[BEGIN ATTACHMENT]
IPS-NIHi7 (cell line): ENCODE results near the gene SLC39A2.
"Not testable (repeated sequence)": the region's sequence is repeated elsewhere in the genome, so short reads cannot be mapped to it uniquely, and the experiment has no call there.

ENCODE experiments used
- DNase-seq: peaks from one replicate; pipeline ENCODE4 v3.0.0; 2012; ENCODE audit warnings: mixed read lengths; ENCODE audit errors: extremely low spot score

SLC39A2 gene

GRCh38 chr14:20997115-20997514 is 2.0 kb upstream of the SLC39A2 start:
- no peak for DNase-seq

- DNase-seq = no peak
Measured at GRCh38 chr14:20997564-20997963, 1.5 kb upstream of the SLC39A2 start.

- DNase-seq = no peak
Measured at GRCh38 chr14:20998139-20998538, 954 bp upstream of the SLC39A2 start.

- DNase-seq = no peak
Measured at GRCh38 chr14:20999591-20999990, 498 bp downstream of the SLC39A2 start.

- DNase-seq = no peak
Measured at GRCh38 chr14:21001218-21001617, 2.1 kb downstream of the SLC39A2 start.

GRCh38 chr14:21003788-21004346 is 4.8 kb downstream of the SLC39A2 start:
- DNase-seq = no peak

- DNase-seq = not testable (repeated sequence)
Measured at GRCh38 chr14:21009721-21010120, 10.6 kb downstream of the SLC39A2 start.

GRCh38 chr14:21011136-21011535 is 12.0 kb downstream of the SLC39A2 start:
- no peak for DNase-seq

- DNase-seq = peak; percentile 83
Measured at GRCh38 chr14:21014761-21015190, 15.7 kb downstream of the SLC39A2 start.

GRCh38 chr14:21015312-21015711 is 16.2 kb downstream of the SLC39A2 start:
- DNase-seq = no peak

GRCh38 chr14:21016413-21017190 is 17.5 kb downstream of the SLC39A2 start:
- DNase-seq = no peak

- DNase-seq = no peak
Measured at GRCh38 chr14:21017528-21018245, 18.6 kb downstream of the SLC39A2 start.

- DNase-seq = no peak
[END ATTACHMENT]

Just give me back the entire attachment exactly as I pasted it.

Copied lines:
IPS-NIHi7 (cell line): ENCODE results near the gene SLC39A2.
"Not testable (repeated sequence)": the region's sequence is repeated elsewhere in the genome, so short reads cannot be mapped to it uniquely, and the experiment has no call there.

ENCODE experiments used
- DNase-seq: peaks from one replicate; pipeline ENCODE4 v3.0.0; 2012; ENCODE audit warnings: mixed read lengths; ENCODE audit errors: extremely low spot score

SLC39A2 gene

GRCh38 chr14:20997115-20997514 is 2.0 kb upstream of the SLC39A2 start:
- no peak for DNase-seq

- DNase-seq = no peak
Measured at GRCh38 chr14:20997564-20997963, 1.5 kb upstream of the SLC39A2 start.

- DNase-seq = no peak
Measured at GRCh38 chr14:20998139-20998538, 954 bp upstream of the SLC39A2 start.

- DNase-seq = no peak
Measured at GRCh38 chr14:20999591-20999990, 498 bp downstream of the SLC39A2 start.

- DNase-seq = no peak
Measured at GRCh38 chr14:21001218-21001617, 2.1 kb downstream of the SLC39A2 start.

GRCh38 chr14:21003788-21004346 is 4.8 kb downstream of the SLC39A2 start:
- DNase-seq = no peak

- DNase-seq = not testable (repeated sequence)
Measured at GRCh38 chr14:21009721-21010120, 10.6 kb downstream of the SLC39A2 start.

GRCh38 chr14:21011136-21011535 is 12.0 kb downstream of the SLC39A2 start:
- no peak for DNase-seq

- DNase-seq = peak; percentile 83
Measured at GRCh38 chr14:21014761-21015190, 15.7 kb downstream of the SLC39A2 start.

GRCh38 chr14:21015312-21015711 is 16.2 kb downstream of the SLC39A2 start:
- DNase-seq = no peak

GRCh38 chr14:21016413-21017190 is 17.5 kb downstream of the SLC39A2 start:
- DNase-seq = no peak

- DNase-seq = no peak
Measured at GRCh38 chr14:21017528-21018245, 18.6 kb downstream of the SLC39A2 start.

- DNase-seq = no peak